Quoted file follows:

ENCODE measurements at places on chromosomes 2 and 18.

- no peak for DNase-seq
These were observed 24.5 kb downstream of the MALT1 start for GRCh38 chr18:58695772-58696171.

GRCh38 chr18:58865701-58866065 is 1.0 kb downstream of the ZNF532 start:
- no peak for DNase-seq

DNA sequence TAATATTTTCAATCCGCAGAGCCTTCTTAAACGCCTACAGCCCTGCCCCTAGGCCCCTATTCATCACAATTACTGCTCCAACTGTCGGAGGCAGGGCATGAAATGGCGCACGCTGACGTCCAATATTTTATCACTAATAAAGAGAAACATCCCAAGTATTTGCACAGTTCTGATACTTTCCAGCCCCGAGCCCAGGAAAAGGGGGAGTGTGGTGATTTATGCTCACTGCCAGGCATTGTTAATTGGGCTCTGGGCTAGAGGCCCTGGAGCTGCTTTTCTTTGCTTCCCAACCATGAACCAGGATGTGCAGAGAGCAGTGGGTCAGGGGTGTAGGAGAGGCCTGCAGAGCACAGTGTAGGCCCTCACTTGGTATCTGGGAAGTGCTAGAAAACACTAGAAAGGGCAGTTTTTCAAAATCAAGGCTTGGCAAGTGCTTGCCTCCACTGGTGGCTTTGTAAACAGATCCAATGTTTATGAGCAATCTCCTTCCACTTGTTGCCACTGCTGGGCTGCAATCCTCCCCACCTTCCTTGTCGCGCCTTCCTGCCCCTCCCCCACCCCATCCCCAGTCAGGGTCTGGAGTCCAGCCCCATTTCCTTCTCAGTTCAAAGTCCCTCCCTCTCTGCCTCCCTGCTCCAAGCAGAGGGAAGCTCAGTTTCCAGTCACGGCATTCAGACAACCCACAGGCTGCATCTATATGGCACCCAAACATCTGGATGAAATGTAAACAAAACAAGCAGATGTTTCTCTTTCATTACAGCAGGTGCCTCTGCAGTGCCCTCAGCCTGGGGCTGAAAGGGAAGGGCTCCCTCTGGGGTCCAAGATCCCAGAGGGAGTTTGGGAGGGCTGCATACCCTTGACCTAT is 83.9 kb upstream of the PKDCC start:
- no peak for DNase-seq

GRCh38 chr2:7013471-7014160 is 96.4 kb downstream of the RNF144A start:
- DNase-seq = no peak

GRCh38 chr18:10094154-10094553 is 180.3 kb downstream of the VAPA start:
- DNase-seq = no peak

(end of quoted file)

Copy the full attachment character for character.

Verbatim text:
ENCODE measurements at places on chromosomes 2 and 18.

- no peak for DNase-seq
These were observed 24.5 kb downstream of the MALT1 start for GRCh38 chr18:58695772-58696171.

GRCh38 chr18:58865701-58866065 is 1.0 kb downstream of the ZNF532 start:
- no peak for DNase-seq

DNA sequence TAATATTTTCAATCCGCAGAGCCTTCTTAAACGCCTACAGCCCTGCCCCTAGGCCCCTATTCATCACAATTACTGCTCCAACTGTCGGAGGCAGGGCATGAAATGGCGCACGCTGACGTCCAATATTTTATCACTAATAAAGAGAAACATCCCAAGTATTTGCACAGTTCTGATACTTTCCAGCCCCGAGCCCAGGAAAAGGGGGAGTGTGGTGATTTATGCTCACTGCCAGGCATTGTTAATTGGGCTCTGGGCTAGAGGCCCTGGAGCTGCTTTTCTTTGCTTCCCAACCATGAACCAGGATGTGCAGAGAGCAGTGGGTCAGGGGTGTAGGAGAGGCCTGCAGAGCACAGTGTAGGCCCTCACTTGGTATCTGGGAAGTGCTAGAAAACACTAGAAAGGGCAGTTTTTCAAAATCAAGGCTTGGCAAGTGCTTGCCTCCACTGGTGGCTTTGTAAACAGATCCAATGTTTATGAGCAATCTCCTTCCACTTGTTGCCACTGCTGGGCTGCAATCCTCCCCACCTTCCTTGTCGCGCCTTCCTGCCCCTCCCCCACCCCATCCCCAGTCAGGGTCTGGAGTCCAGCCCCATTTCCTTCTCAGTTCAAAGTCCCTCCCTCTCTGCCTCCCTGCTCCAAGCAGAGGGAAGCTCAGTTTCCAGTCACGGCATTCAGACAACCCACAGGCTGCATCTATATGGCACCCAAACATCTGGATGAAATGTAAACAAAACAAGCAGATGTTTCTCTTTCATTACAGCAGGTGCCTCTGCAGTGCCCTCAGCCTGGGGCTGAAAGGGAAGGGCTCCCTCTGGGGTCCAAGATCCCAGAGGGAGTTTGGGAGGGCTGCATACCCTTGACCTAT is 83.9 kb upstream of the PKDCC start:
- no peak for DNase-seq

GRCh38 chr2:7013471-7014160 is 96.4 kb downstream of the RNF144A start:
- DNase-seq = no peak

GRCh38 chr18:10094154-10094553 is 180.3 kb downstream of the VAPA start:
- DNase-seq = no peak